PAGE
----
No. 5, Tuesday, May 12, 2020

Dear <<First Name>>:

  As we continue to celebrate mothers this week, we recognize all of our mothers, stepmothers, grandmothers and aunts who plan to be or are parenting young children. We applaud you for the sacrifices you make for your families, typically 365 days a year, including weekends and holidays, and ask for so little in return except for the success of your children.  As we try to help you ensure your babies are born healthy and grow up to be successful in life, we hope you will not only find our newsletters helpful, but that you will schedule at least 30 minutes each day to do at least 1 personal thing for yourself that you enjoy.  This is not a luxury, but an essential part of being a mom.
This edition of our newsletter answers 3 questions on many parent’s minds at this time:  How can I continue to ensure that my children get the best possible start in life in these challenging times? Should my baby wear a mask? How can I go back to work with no child care?
 Stay safe and be well.

Wil Blechman, MD
Past President, Kiwanis International  

Co-Chair, World’s Greatest Babies in Miami-Dade

Diana Ragbeer Murray, Child Advocate
Chair, Early Childhood Cmte, Kiwanis NEMD 
Co-Chair, World’s Greatest Babies in Miami-Dade

Your Pregnancy

Connecting and Bonding With Your Baby Before Birth

The moment you discover you’re pregnant is the beginning of your journey toward parenthood.

If you’re like most parents-to-be, you may feel eager for your baby to arrive and anxious about all the changes ahead, particularly during these challenging times. Fortunately, these 9 months from conception to birth are a perfect time to emotionally prepare yourself and get to know your child-to-be in easy, fun ways that do not take a lot of time. Some parents start a baby diary to write down their thoughts and feelings during pregnancy. When your child gets older, you can share the thoughts you had as you were waiting for him/her to arrive. Some parents make time to communicate with their babies every day.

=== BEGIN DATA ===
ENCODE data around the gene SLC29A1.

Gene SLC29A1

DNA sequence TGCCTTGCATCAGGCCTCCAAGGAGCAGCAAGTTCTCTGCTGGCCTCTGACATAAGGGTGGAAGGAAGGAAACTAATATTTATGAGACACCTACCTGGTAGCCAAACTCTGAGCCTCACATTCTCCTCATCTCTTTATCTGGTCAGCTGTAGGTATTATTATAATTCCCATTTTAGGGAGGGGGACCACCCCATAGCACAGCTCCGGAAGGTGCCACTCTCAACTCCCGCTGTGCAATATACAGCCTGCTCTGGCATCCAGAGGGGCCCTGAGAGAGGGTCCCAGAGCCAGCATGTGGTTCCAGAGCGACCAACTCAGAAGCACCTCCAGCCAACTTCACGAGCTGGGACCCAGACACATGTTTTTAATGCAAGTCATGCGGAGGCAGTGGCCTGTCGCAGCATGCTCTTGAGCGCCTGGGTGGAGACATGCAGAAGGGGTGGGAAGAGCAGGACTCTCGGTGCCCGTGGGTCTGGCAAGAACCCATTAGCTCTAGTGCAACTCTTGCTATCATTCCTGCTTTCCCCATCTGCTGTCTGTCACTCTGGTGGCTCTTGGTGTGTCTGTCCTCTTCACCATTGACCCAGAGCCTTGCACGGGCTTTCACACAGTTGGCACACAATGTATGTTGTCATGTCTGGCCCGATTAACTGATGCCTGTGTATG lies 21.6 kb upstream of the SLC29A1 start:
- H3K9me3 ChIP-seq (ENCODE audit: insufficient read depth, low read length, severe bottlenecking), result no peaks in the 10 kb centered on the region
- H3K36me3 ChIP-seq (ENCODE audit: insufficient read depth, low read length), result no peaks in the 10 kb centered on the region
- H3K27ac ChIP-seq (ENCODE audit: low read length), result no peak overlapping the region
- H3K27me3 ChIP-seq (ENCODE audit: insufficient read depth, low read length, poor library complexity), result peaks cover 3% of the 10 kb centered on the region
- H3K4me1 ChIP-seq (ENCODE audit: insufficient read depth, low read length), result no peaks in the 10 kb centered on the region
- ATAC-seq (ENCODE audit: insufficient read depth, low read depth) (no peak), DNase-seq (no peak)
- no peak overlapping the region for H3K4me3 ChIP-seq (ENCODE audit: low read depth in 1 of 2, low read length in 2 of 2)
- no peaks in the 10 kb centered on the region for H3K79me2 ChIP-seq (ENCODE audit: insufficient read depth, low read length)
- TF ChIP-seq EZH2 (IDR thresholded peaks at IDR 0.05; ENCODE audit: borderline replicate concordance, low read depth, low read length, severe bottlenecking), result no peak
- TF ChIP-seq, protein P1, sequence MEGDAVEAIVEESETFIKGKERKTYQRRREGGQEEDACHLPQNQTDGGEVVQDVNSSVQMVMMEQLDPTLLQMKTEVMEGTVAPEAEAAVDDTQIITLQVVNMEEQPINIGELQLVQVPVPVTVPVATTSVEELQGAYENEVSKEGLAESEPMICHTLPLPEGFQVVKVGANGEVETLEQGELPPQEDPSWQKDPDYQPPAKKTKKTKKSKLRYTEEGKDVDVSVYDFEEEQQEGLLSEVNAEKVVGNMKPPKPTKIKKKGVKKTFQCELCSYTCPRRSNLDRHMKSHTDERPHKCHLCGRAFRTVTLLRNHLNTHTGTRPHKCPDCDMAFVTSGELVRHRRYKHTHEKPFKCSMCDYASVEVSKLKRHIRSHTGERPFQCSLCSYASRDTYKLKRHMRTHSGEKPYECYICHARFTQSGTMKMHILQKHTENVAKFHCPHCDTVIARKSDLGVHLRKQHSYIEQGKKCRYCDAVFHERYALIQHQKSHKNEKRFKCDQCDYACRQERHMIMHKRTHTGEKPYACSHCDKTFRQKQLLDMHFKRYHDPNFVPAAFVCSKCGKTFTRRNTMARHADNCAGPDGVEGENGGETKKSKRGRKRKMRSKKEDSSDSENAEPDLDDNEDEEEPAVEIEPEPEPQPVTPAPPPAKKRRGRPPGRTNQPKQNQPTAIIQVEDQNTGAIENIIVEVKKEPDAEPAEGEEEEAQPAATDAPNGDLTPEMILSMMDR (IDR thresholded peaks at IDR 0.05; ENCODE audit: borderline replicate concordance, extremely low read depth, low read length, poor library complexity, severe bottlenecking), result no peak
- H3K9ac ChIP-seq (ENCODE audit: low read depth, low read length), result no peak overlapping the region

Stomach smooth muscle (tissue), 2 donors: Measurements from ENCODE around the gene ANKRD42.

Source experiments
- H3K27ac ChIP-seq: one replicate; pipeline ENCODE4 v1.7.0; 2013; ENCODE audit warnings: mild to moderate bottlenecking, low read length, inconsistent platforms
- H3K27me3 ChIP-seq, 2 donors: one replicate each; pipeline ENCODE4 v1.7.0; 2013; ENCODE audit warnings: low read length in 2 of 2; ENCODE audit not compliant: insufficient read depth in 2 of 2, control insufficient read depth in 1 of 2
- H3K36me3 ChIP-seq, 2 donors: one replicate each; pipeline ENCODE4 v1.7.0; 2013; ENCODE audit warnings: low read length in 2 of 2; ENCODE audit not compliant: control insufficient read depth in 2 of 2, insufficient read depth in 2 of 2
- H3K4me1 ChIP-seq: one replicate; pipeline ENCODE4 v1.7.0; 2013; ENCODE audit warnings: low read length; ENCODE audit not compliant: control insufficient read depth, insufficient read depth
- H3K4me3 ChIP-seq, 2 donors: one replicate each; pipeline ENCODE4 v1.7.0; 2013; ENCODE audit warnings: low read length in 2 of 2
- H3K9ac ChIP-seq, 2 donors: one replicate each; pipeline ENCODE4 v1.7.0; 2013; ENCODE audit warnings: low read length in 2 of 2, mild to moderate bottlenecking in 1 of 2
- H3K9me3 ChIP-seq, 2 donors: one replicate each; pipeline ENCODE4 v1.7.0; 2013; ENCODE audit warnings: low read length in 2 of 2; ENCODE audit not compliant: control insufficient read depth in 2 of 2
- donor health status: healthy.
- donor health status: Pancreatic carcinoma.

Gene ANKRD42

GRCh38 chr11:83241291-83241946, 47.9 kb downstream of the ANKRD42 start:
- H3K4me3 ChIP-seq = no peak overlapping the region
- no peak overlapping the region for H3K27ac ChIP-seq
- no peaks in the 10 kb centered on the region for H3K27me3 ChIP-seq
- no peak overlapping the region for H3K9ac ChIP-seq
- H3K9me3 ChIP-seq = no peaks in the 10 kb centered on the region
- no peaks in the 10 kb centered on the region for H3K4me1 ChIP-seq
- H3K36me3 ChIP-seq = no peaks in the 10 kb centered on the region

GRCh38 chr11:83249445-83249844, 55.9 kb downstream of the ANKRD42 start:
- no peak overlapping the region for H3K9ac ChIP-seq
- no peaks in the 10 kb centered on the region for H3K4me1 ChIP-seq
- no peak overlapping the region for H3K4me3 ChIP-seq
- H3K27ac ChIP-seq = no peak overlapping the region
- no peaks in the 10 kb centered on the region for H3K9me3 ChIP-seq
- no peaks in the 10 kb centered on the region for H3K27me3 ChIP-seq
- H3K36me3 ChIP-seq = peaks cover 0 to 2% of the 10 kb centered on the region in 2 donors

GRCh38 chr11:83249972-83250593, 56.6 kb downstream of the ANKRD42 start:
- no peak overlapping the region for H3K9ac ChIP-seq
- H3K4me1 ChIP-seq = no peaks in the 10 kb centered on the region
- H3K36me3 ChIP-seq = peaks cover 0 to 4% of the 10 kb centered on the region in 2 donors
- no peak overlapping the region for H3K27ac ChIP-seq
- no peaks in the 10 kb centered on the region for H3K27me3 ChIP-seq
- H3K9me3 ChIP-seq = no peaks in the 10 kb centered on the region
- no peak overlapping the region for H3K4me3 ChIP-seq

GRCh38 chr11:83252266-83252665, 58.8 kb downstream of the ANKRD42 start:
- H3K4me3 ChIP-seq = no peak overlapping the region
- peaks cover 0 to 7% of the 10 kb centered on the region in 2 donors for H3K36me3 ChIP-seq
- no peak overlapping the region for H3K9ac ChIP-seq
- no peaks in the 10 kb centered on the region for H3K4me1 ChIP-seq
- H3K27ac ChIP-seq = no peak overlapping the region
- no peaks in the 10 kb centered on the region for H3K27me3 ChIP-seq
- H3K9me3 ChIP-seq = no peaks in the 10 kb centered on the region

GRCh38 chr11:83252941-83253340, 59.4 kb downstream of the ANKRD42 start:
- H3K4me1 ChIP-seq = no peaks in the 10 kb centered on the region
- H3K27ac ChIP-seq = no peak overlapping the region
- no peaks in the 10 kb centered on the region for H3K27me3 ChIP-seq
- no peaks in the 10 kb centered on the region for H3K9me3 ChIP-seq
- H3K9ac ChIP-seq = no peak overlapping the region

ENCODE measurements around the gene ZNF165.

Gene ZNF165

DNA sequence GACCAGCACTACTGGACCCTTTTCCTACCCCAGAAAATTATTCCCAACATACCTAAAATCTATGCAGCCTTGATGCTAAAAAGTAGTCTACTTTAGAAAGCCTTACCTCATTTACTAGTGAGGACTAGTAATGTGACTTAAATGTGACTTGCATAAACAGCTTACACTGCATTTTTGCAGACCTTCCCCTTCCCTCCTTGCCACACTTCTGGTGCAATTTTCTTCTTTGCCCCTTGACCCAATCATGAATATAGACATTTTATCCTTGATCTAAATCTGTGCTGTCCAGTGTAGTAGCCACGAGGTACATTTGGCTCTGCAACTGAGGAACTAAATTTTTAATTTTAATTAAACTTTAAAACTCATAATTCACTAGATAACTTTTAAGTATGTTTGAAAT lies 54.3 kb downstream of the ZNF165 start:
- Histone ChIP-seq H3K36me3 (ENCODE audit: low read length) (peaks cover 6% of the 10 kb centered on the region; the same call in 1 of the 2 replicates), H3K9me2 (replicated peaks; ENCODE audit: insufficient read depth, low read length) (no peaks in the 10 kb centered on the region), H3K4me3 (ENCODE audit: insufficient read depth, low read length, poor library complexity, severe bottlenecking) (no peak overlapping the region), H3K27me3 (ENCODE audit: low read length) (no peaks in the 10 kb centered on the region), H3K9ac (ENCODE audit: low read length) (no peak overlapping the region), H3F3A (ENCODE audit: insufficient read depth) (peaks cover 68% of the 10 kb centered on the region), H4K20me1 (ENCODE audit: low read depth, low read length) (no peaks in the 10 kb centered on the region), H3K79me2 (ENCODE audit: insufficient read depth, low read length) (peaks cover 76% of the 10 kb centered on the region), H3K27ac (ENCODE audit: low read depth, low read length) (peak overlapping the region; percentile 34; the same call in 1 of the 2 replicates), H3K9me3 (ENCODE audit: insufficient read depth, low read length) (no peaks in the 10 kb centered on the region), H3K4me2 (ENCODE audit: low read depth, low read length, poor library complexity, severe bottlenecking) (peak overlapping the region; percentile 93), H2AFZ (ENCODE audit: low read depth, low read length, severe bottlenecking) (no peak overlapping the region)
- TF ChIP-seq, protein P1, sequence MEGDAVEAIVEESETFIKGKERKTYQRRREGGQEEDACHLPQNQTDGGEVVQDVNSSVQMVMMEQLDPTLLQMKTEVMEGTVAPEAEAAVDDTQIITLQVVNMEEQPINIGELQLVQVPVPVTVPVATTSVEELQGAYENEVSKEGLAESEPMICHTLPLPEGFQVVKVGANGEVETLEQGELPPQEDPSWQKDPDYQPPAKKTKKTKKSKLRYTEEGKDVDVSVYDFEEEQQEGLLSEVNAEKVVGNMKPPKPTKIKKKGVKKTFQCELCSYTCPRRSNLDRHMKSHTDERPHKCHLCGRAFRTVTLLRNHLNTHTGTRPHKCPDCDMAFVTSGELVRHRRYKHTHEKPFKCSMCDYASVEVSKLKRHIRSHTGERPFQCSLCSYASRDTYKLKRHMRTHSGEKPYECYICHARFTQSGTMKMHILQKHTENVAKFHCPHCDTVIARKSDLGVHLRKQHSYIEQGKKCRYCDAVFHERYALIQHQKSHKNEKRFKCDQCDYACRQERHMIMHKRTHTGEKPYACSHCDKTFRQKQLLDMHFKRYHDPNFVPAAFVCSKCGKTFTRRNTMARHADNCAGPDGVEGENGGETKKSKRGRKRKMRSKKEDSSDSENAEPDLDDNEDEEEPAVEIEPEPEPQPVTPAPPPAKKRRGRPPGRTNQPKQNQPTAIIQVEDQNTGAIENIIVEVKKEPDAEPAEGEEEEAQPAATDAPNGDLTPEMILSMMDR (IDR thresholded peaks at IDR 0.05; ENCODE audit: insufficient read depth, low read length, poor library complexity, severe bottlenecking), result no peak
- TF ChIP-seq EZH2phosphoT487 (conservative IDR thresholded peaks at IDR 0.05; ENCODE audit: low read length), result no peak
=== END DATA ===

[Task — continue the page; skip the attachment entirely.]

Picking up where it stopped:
Baby Talk: Talk, Read, Sing To Your Baby
Don’t let anyone tell you it’s silly to talk, read, and sing to your baby before he’s born. It’s not. Between 18 and 22 weeks, your baby’s ears are developing and by 30 weeks, your baby may be able to hear and recognize voices. This means your little one is taking in the sounds around him—including your voice! Enjoy some quiet moments during your pregnancy to get to know your baby. The time you share now helps you bond and connect as parent, child, and brand-new family.

After birth, talking, singing, and reading to your baby are great ways to connect and give you a chance to start some of the fun parts of being a parent. Say hi in the morning and good-night before you go to sleep, and chat about your day in between.

You can share music as well—lullabies and classical music are most relaxing. Babies seem to prefer music that matches the beating of their mom’s heart.

Source: Zero to Three

Your Baby

Why Babies Shouldn't Wear Facemasks, But Older Children Should